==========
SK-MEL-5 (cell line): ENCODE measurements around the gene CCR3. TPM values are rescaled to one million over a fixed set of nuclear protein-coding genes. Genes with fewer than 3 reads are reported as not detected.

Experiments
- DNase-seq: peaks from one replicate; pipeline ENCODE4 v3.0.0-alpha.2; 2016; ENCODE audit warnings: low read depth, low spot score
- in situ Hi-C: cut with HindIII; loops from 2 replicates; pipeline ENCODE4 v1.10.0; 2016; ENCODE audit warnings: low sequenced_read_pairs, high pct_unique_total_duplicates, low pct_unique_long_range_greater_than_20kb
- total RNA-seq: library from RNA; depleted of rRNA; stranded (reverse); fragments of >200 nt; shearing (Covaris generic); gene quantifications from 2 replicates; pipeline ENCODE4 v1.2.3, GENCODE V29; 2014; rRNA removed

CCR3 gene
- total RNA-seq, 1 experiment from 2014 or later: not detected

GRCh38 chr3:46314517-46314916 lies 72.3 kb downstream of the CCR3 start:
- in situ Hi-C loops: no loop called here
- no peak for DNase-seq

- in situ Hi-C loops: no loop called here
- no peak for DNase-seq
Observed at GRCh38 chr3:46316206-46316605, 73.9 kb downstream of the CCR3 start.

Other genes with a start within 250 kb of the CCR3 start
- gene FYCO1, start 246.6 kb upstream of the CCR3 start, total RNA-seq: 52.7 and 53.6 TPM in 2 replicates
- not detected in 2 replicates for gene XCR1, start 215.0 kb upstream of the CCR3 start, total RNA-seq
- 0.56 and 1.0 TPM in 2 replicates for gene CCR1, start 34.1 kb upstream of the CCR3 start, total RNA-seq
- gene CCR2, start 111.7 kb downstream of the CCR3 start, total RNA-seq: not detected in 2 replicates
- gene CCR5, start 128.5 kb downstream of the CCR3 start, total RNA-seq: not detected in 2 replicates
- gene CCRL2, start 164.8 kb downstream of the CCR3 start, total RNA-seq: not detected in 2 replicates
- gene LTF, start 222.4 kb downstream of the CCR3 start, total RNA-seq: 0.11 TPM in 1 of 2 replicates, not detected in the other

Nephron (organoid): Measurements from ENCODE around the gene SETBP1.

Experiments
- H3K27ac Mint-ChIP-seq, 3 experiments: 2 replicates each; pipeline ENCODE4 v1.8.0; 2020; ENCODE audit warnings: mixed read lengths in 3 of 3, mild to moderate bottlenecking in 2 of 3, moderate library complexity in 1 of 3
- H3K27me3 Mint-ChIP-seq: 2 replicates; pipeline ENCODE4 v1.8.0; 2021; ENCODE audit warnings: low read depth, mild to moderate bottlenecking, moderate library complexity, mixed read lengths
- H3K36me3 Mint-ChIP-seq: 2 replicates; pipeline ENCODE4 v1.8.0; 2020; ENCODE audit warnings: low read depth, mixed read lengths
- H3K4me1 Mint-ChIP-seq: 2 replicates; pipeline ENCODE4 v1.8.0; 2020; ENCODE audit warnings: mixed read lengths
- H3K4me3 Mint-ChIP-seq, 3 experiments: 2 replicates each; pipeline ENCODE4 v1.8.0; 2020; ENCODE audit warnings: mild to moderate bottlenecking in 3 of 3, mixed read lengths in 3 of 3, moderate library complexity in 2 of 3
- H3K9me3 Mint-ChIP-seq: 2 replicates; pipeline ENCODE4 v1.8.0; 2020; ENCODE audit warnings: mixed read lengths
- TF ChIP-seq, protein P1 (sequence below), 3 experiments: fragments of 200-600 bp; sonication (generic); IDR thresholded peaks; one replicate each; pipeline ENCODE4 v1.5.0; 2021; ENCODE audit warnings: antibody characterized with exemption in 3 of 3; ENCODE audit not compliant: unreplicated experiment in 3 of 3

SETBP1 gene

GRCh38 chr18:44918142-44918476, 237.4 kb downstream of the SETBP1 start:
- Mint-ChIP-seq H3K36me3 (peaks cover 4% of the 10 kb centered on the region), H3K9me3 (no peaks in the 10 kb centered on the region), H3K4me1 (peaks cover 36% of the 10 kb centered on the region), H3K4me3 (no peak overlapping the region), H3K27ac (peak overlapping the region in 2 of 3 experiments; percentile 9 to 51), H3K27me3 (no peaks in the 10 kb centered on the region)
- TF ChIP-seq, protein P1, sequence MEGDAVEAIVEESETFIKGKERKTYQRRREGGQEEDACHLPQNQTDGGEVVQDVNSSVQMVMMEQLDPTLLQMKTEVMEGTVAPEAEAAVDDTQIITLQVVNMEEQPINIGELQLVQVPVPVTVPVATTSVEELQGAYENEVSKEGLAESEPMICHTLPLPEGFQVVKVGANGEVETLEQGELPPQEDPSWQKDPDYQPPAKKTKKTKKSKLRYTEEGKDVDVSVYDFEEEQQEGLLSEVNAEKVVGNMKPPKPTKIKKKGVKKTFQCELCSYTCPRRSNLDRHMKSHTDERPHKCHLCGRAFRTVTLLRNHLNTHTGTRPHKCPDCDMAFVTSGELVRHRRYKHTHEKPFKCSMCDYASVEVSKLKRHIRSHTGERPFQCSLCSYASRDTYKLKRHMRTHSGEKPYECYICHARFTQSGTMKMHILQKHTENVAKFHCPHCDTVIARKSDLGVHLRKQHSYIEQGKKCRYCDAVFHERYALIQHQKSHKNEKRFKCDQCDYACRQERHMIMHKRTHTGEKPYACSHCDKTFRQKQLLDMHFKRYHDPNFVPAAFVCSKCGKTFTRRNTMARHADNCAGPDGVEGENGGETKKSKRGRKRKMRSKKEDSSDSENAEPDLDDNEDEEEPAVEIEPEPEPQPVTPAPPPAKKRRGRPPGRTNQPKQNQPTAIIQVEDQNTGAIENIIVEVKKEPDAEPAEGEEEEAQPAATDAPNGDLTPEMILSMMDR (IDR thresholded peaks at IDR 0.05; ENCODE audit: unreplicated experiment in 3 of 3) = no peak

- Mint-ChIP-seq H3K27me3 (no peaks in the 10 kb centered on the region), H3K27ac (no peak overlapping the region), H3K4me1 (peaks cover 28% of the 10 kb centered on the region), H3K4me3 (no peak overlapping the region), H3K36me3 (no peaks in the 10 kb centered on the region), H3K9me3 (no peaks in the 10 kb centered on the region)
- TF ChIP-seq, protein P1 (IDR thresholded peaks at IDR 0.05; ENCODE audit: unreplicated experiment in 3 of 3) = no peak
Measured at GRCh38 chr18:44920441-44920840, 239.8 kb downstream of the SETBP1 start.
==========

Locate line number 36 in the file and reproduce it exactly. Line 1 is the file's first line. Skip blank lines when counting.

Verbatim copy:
- TF ChIP-seq, protein P1 (IDR thresholded peaks at IDR 0.05; ENCODE audit: unreplicated experiment in 3 of 3) = no peak